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8 reasons why Nintendo Switch won't be another Wii U

Switching gear

8 reasons why Nintendo Switch won't be another Wii U
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Nintendo has finally revealed everything there is to know about the Nintendo Switch, and the response hasn't been entirely positive.

The launch and first year lineups are iffy, to be frank, the price is quite steep, and concerns about the portable mode's battery life look well-founded.

As a result, doomsdayers are already denouncing the Switch as a Wii U-style catastrophe.

But I disagree, and would argue that the naysayers are being a bit short-sighted in their analysis.

Here's eight reasons why the Switch has more going for it than the Wii U did, and why they can prevent it from being a failure.

It's a more focused and better-executed idea

The name Switch tells you everything you need to know about the console - that it's a handheld / home console hybrid. This is one advantage the Switch already has over the Wii U - even now I don't know what that name means.

The Wii U also had an issue in that its primary innovation - the tablet controller - was at its best a tad unfocused, and at its worst ignored by not only players, but developers as well. In fact, you could bypass it completely by opting for the Pro Controller.

That's a problem the Switch solves from day one - the innovation is a portable mode which every single person will use regularly, and it's something we already want.

Console games to take on the go with us.

All the peripherals you need are included in the box

Don't get me wrong, we all appreciated that the Wii U supported almost all of the controllers Nintendo had released since the GameCube. It was a nice move.

Ultimately though, the sheer number of different controllers you needed to play every game felt a wee bit ridiculous, and I'm sure I wasn't the only person who missed out on a ton of games because I didn't want to fork out the nearly £80 required for a Wiimote Plus and Nunchuk.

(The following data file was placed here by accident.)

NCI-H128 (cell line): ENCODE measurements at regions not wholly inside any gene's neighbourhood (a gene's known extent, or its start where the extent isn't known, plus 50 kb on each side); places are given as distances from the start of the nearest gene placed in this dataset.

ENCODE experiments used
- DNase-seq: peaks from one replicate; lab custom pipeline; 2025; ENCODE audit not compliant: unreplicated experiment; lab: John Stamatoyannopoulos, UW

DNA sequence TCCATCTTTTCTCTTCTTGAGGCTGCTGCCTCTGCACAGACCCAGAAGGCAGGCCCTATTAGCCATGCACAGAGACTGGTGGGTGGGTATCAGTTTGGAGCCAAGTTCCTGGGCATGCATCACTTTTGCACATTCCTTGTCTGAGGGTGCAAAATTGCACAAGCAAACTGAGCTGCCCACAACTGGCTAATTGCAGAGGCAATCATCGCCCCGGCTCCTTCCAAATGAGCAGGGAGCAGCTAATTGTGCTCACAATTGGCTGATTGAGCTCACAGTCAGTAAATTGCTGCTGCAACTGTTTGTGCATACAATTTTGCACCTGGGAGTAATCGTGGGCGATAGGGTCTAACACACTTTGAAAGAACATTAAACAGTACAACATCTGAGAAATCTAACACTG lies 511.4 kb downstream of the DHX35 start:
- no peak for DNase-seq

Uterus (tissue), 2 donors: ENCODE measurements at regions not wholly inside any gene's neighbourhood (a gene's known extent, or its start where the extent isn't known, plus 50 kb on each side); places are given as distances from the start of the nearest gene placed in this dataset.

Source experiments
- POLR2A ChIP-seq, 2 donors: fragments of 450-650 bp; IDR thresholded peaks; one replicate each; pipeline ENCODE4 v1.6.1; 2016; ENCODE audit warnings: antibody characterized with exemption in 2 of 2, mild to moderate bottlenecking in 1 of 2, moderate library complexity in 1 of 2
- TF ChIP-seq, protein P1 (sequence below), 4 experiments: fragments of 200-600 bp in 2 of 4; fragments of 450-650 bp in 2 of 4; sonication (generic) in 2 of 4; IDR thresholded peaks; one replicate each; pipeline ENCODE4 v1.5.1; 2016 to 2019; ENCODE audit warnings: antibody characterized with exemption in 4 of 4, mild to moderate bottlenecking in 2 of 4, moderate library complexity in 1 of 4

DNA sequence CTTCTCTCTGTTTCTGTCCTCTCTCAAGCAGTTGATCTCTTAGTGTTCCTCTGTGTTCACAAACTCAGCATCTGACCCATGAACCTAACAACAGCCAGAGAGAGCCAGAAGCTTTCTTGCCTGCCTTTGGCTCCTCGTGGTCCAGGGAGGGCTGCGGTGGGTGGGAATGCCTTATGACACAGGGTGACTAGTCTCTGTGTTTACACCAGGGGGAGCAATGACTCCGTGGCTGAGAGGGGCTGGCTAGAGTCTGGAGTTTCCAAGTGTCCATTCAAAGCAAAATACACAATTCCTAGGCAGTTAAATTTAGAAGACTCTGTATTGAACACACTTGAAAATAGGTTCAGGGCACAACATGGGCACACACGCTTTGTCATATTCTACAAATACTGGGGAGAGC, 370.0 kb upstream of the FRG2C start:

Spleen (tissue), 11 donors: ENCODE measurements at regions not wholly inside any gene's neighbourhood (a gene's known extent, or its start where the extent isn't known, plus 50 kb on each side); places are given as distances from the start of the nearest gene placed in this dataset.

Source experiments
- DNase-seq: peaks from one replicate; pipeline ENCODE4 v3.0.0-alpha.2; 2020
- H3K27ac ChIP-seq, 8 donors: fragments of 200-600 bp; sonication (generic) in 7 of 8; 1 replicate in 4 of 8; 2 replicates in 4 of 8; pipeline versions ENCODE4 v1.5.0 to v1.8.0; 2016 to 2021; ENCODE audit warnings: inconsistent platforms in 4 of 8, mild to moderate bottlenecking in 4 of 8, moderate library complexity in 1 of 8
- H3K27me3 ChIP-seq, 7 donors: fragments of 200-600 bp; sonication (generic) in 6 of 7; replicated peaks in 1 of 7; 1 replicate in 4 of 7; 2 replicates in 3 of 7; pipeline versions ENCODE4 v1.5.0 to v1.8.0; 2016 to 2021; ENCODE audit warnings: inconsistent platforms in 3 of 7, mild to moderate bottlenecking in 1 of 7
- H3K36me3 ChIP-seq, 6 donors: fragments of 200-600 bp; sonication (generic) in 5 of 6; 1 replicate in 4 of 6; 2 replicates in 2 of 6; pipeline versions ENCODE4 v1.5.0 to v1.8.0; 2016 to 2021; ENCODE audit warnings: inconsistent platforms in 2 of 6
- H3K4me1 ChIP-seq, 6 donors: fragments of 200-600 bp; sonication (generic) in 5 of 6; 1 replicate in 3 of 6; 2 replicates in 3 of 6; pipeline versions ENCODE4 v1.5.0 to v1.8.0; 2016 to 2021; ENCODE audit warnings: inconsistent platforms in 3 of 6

Nintendo has clearly recognised that problem with the Switch, and instead allowed the Joy-cons to function as an all-in-one solution. It's got Wiimote functionality, the ability to dock them on a Pro-style controller, and they can even double up as two separate controllers for multiplayer.

Couch multiplayer is easier than ever

That brings us nicely onto our next point - that couch multiplayer is now easier than ever before.

That's largely down to the ability to bring the Switch with you everywhere. That gives you two controllers no matter where you are, and the screen itself supports split-screen.

There's support for up to eight player multiplayer as well, and all you'll need is three extra friends who own a Switch to set that up.

Oh, and the best part is that you can do this anywhere - without even the need for a couch.

The smartphone app and improved online service

This is possibly the most overlooked announcement from yesterday, but a smartphone app and improved online service are set to release over the summer.

The online service will be free initially, with a paid subscription arriving in the summer. Details are limited at the moment, but the service should be stronger than the Wii U's offering given that we're paying for it. You'd hope so, anyway.